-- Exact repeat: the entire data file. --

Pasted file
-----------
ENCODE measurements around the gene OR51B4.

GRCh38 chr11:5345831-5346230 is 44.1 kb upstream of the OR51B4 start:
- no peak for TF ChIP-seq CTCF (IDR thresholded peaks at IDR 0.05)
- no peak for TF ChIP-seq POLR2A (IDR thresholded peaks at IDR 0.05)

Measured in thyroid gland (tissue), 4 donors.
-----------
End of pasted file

ENCODE measurements around the gene OR51B4.

GRCh38 chr11:5345831-5346230 is 44.1 kb upstream of the OR51B4 start:
- no peak for TF ChIP-seq CTCF (IDR thresholded peaks at IDR 0.05)
- no peak for TF ChIP-seq POLR2A (IDR thresholded peaks at IDR 0.05)

Measured in thyroid gland (tissue), 4 donors.